At home in Barbados, guys used to make a sort of catcall (Seets) and say, "My friend..." and start their pick up lines from there. I always wondered if a single girl ever fell for a guy seetsing.
The comment got me thinking about pickup lines and how they vary from culture to culture.
When I was in my early 20s, I taught English in Venezuela. Most students were roughly the same age I was, and teachers were encouraged to make the lessons relevant to normal American life. Song lyrics, curse words, and popular slang were all fair game.
So were pickup lines.
I can’t remember how I got the idea for the lesson, but I do remember explaining the term “cheesy” and making sure the students understood that most pickup lines aren’t particularly effective. It turned into an excellent cultural exchange, with everyone trying to outdo each other using terrible pickup lines in multiple languages.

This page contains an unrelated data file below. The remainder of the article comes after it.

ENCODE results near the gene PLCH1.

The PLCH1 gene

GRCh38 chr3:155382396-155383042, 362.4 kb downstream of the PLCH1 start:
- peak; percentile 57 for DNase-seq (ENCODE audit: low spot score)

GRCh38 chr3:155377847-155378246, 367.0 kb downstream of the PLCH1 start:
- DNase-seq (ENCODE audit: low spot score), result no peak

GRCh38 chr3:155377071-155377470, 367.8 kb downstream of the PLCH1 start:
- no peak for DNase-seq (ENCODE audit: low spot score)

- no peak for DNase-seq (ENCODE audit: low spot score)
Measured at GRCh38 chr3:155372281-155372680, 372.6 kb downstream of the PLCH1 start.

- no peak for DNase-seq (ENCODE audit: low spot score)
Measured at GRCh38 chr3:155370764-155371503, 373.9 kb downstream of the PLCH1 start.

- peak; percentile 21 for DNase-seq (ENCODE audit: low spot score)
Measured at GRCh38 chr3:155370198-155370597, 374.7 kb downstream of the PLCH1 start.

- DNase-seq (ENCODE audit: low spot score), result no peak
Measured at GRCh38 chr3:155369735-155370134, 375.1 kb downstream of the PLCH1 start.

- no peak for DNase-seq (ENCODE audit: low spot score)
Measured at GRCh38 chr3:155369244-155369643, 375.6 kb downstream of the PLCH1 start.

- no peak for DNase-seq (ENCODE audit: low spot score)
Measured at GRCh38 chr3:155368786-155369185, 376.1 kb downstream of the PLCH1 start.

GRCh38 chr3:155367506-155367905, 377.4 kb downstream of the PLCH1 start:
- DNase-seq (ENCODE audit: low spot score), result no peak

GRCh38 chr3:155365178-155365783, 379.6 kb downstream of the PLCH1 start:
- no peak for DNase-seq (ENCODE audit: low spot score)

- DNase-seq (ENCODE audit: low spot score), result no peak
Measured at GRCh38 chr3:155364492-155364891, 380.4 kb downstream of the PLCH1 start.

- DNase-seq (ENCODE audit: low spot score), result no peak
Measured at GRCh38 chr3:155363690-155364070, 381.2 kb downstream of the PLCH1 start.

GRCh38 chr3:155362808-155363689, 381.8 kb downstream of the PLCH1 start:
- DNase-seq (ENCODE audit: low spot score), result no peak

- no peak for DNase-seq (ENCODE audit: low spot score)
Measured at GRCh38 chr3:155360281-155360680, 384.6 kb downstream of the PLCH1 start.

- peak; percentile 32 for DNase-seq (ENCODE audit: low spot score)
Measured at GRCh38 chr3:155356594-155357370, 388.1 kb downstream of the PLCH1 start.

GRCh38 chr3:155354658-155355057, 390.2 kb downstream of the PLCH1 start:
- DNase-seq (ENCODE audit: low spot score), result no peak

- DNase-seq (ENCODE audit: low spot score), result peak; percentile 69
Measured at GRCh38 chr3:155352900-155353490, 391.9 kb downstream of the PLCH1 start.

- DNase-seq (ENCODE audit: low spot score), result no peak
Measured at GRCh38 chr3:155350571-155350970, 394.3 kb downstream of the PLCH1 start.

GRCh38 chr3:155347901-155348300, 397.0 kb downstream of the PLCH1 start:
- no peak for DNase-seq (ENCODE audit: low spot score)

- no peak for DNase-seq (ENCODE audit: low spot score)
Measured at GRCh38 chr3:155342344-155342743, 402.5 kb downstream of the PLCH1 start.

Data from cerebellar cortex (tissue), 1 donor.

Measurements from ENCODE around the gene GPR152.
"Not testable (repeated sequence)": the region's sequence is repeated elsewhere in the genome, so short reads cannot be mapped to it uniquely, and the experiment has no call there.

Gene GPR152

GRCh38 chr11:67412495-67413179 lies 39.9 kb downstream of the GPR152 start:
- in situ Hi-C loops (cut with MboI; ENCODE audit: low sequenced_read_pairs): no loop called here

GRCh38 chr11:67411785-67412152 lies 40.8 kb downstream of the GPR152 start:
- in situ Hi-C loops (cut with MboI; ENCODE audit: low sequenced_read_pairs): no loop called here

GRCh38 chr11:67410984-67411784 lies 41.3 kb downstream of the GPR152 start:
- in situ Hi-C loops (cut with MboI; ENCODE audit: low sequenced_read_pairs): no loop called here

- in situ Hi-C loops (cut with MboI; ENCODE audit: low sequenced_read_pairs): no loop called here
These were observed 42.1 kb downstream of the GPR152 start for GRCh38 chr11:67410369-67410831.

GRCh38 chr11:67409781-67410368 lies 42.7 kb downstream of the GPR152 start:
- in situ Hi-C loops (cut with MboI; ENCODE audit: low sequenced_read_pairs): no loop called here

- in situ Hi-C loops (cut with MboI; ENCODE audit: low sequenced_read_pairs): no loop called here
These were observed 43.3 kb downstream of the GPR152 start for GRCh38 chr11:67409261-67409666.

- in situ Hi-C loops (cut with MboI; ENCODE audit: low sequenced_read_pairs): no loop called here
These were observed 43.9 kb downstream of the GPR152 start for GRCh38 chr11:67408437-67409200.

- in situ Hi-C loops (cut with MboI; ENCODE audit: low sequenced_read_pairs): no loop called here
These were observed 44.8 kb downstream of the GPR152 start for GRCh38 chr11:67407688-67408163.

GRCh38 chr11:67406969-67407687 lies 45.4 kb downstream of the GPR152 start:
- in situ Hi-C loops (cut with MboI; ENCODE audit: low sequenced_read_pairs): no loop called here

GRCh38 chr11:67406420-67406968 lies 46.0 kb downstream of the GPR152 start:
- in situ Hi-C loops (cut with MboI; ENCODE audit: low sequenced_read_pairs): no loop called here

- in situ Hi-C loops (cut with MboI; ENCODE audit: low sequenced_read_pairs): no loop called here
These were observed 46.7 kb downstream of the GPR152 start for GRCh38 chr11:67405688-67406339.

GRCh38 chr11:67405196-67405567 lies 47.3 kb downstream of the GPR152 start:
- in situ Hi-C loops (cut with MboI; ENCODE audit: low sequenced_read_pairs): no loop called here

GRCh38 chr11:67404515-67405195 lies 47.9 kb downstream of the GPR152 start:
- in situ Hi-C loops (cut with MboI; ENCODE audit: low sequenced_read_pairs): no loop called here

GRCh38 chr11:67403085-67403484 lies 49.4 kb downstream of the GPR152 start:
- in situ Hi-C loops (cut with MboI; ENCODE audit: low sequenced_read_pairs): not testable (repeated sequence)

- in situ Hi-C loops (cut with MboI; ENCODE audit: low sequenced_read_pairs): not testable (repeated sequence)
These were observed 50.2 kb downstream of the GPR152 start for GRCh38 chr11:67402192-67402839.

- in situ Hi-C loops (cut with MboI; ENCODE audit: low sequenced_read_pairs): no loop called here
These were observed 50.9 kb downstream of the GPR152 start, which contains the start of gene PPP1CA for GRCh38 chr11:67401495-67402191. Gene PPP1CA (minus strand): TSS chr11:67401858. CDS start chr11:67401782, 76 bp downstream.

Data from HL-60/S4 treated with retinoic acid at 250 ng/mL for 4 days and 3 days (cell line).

“Here’s a good one,” I explained to the class. “And by ‘good’ I mean ‘don’t say this unless you want to be slapped.’”
I had their attention.
“You can approach a woman in a bar and say, ‘Wow, that blouse is very becoming on you.’ Then you pause for effect and smile. ‘If I were on you, I’d be coming, too.’”
There was a long silence during which I realized I was going to have to add a new term to my students’ vocabulary.
But they were game, and the rest of the lesson went swimmingly.
I soon forgot about it, and that round of students went on to pass their exams and move on to other teachers who probably employed more appropriate methods of instruction. A few months later, I ran into one of my former students in the library.
“Hey, Julio!” I called. “I hear you’re doing great in level eight.”
“Yes, teacher. Thank you very much.”
“I like your new haircut. It looks very nice.”
“Thank you teacher,” he said, blushing a little. “That dress is very becoming on you.”
I beamed, completely oblivious. “Thank you, Julio.”
“Teacher, if I were on you—”
I didn’t give him the chance to finish, though I did offer him a solid pat on the back for his good memory. To this day, I live in fear of Julio roaming the Venezuelan countryside using that line on unsuspecting women in bars.
What’s the worst pickup line you’ve ever heard? On the flip side, can you think of a good one that might actually work? Please share!
Oh, and by the way – that shirt looks great on you.
It would look better on my bedroom floor.